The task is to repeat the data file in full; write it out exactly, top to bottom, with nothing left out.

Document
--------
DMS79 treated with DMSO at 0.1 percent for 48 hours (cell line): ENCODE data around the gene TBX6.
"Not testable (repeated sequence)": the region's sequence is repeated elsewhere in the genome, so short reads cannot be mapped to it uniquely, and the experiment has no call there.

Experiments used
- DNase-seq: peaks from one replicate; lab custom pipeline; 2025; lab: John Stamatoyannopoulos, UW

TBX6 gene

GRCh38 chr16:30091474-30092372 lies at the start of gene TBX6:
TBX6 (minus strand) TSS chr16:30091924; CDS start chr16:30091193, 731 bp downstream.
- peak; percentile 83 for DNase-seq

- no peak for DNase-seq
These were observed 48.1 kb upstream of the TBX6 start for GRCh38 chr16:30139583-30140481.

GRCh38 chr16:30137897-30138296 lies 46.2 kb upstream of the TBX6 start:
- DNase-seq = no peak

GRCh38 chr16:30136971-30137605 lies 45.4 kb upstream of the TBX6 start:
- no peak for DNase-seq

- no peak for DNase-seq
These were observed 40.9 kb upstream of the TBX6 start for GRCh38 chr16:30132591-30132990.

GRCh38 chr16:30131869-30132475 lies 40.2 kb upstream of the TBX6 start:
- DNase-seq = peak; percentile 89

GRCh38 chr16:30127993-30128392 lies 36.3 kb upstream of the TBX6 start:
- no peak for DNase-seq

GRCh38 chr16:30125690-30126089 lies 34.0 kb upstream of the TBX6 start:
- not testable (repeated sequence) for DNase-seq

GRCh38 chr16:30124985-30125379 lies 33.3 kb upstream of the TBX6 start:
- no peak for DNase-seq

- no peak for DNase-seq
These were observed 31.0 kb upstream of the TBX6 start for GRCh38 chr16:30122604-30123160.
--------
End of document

DMS79 treated with DMSO at 0.1 percent for 48 hours (cell line): ENCODE data around the gene TBX6.
"Not testable (repeated sequence)": the region's sequence is repeated elsewhere in the genome, so short reads cannot be mapped to it uniquely, and the experiment has no call there.

Experiments used
- DNase-seq: peaks from one replicate; lab custom pipeline; 2025; lab: John Stamatoyannopoulos, UW

TBX6 gene

GRCh38 chr16:30091474-30092372 lies at the start of gene TBX6:
TBX6 (minus strand) TSS chr16:30091924; CDS start chr16:30091193, 731 bp downstream.
- peak; percentile 83 for DNase-seq

- no peak for DNase-seq
These were observed 48.1 kb upstream of the TBX6 start for GRCh38 chr16:30139583-30140481.

GRCh38 chr16:30137897-30138296 lies 46.2 kb upstream of the TBX6 start:
- DNase-seq = no peak

GRCh38 chr16:30136971-30137605 lies 45.4 kb upstream of the TBX6 start:
- no peak for DNase-seq

- no peak for DNase-seq
These were observed 40.9 kb upstream of the TBX6 start for GRCh38 chr16:30132591-30132990.

GRCh38 chr16:30131869-30132475 lies 40.2 kb upstream of the TBX6 start:
- DNase-seq = peak; percentile 89

GRCh38 chr16:30127993-30128392 lies 36.3 kb upstream of the TBX6 start:
- no peak for DNase-seq

GRCh38 chr16:30125690-30126089 lies 34.0 kb upstream of the TBX6 start:
- not testable (repeated sequence) for DNase-seq

GRCh38 chr16:30124985-30125379 lies 33.3 kb upstream of the TBX6 start:
- no peak for DNase-seq

- no peak for DNase-seq
These were observed 31.0 kb upstream of the TBX6 start for GRCh38 chr16:30122604-30123160.